Russia tests fuel assemblies for BN-800 fast reactor
The MOX production line - located in a mine 200 meters underground at MCC's Zheleznogorsk site - became fully operational at the end of last year. The facility was built as part of Russia's 'Proryv', or Breakthrough, project to enable a closed nuclear fuel cycle. The ultimate aim is to eliminate production of radioactive waste from nuclear power generation. Russia has no commercial reactors using MOX fuel, but pellets of the fuel will enter serial production for use at the BN-800 reactor. MOX is a mixture of plutonium and uranium dioxides.
"Taking into account the 30 kg batch of MOX fuel pellets produced in September 2014 met technical specification requirements, this further proves the competence of the new facility and the draft technical solutions that were found. It also completes an important stage ahead of the industrial production of MOX fuel assemblies," MCC said.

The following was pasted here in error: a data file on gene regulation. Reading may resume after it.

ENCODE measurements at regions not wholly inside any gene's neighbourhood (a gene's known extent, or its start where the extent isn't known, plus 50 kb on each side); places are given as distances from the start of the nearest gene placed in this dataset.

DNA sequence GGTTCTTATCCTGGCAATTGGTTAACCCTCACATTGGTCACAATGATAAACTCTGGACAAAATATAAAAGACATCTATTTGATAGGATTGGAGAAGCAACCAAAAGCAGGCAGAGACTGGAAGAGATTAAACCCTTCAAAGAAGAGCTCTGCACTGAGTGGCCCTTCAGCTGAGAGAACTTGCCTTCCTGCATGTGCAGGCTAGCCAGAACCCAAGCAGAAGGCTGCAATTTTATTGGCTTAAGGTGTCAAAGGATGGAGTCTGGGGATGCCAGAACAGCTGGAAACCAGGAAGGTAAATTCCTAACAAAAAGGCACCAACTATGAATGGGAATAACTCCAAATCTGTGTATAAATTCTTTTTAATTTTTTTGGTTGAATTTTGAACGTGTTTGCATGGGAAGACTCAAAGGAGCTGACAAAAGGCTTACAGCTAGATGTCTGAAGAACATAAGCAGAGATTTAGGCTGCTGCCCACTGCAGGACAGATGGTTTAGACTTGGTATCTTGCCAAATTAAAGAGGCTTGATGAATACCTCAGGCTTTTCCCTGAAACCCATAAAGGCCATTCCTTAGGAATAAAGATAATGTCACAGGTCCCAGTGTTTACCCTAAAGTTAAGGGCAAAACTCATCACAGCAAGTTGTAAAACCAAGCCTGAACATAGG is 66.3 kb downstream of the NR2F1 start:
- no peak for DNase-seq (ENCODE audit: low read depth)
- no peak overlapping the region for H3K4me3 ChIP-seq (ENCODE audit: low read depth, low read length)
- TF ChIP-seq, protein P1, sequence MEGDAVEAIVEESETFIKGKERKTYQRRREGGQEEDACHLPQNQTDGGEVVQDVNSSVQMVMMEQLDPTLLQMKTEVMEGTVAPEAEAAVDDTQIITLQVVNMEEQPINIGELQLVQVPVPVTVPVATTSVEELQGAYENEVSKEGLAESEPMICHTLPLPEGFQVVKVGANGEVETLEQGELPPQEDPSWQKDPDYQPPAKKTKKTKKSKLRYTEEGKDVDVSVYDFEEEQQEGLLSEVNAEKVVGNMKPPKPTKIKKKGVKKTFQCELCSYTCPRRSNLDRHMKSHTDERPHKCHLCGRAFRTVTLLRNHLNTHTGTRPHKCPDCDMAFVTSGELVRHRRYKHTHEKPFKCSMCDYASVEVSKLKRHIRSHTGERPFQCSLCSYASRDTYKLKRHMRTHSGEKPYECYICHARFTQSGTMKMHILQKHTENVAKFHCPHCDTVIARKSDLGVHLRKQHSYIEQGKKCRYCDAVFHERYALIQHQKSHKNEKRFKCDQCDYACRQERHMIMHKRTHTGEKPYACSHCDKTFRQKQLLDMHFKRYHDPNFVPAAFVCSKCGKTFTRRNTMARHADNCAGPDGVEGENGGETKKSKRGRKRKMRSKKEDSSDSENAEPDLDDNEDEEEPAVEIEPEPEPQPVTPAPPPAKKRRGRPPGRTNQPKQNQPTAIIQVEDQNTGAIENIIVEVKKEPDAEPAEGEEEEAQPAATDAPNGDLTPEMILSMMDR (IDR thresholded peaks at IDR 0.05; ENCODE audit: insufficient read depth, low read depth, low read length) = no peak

Early this month, the BN-800 reactor was for the second time brought to the minimum controlled power level, moving it a step closer to starting commercial operation. It was first brought to minimum controlled power on 27 June 2014, with the start of operation planned for the end of that year. But in December, Russian nuclear power plant operator Rosenergoatom announced that nuclear fuel for the unit would first be developed further. The unit is now expected to start operations before the end of this year.
MCC general director Pyotr Gavrilov said in the company statement today he was glad the company had met Sergey Kirienko's expectations when the ROSATOM chief gave the go-ahead for the creation of the new facility.
The capacity of 789 MWe Beloyarsk 4 exceeds that of the world's second most powerful fast reactor - the 560 MWe BN-600 at Beloyarsk 3.